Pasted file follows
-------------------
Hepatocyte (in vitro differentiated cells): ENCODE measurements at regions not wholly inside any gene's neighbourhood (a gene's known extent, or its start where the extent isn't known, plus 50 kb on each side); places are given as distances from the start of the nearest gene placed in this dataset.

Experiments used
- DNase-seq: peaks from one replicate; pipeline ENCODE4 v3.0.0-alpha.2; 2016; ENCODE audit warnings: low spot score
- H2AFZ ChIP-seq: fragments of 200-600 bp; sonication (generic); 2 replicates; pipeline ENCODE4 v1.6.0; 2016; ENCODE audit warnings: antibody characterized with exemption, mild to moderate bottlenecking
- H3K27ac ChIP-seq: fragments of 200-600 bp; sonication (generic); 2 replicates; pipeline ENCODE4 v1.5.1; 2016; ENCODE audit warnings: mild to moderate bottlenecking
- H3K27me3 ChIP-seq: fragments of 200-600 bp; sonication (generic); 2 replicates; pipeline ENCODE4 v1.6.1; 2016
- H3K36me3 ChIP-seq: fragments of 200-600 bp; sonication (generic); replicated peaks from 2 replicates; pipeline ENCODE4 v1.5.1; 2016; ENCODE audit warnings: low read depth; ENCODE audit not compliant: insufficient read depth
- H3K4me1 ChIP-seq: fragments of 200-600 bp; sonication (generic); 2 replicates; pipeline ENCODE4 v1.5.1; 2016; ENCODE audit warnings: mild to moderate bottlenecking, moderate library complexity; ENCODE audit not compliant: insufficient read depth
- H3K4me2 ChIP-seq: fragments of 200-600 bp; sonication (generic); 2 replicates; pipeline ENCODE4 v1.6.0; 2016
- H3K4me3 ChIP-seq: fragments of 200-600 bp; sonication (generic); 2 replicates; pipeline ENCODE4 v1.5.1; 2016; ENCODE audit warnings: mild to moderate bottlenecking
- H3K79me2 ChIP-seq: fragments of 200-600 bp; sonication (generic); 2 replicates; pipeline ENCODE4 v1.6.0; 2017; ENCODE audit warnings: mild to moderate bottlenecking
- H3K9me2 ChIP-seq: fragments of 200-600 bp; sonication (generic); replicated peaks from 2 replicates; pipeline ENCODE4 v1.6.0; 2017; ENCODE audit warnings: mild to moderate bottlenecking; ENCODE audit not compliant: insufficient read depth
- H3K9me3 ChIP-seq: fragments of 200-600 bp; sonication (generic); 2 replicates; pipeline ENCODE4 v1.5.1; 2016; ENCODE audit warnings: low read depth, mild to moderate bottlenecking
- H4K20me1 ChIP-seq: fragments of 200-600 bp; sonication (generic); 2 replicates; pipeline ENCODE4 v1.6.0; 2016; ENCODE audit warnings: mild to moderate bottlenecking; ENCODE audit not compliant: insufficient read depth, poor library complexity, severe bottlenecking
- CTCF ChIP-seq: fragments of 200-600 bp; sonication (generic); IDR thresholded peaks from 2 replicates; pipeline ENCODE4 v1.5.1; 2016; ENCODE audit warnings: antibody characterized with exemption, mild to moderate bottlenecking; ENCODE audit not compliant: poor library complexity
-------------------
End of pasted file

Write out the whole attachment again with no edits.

Hepatocyte (in vitro differentiated cells): ENCODE measurements at regions not wholly inside any gene's neighbourhood (a gene's known extent, or its start where the extent isn't known, plus 50 kb on each side); places are given as distances from the start of the nearest gene placed in this dataset.

Experiments used
- DNase-seq: peaks from one replicate; pipeline ENCODE4 v3.0.0-alpha.2; 2016; ENCODE audit warnings: low spot score
- H2AFZ ChIP-seq: fragments of 200-600 bp; sonication (generic); 2 replicates; pipeline ENCODE4 v1.6.0; 2016; ENCODE audit warnings: antibody characterized with exemption, mild to moderate bottlenecking
- H3K27ac ChIP-seq: fragments of 200-600 bp; sonication (generic); 2 replicates; pipeline ENCODE4 v1.5.1; 2016; ENCODE audit warnings: mild to moderate bottlenecking
- H3K27me3 ChIP-seq: fragments of 200-600 bp; sonication (generic); 2 replicates; pipeline ENCODE4 v1.6.1; 2016
- H3K36me3 ChIP-seq: fragments of 200-600 bp; sonication (generic); replicated peaks from 2 replicates; pipeline ENCODE4 v1.5.1; 2016; ENCODE audit warnings: low read depth; ENCODE audit not compliant: insufficient read depth
- H3K4me1 ChIP-seq: fragments of 200-600 bp; sonication (generic); 2 replicates; pipeline ENCODE4 v1.5.1; 2016; ENCODE audit warnings: mild to moderate bottlenecking, moderate library complexity; ENCODE audit not compliant: insufficient read depth
- H3K4me2 ChIP-seq: fragments of 200-600 bp; sonication (generic); 2 replicates; pipeline ENCODE4 v1.6.0; 2016
- H3K4me3 ChIP-seq: fragments of 200-600 bp; sonication (generic); 2 replicates; pipeline ENCODE4 v1.5.1; 2016; ENCODE audit warnings: mild to moderate bottlenecking
- H3K79me2 ChIP-seq: fragments of 200-600 bp; sonication (generic); 2 replicates; pipeline ENCODE4 v1.6.0; 2017; ENCODE audit warnings: mild to moderate bottlenecking
- H3K9me2 ChIP-seq: fragments of 200-600 bp; sonication (generic); replicated peaks from 2 replicates; pipeline ENCODE4 v1.6.0; 2017; ENCODE audit warnings: mild to moderate bottlenecking; ENCODE audit not compliant: insufficient read depth
- H3K9me3 ChIP-seq: fragments of 200-600 bp; sonication (generic); 2 replicates; pipeline ENCODE4 v1.5.1; 2016; ENCODE audit warnings: low read depth, mild to moderate bottlenecking
- H4K20me1 ChIP-seq: fragments of 200-600 bp; sonication (generic); 2 replicates; pipeline ENCODE4 v1.6.0; 2016; ENCODE audit warnings: mild to moderate bottlenecking; ENCODE audit not compliant: insufficient read depth, poor library complexity, severe bottlenecking
- CTCF ChIP-seq: fragments of 200-600 bp; sonication (generic); IDR thresholded peaks from 2 replicates; pipeline ENCODE4 v1.5.1; 2016; ENCODE audit warnings: antibody characterized with exemption, mild to moderate bottlenecking; ENCODE audit not compliant: poor library complexity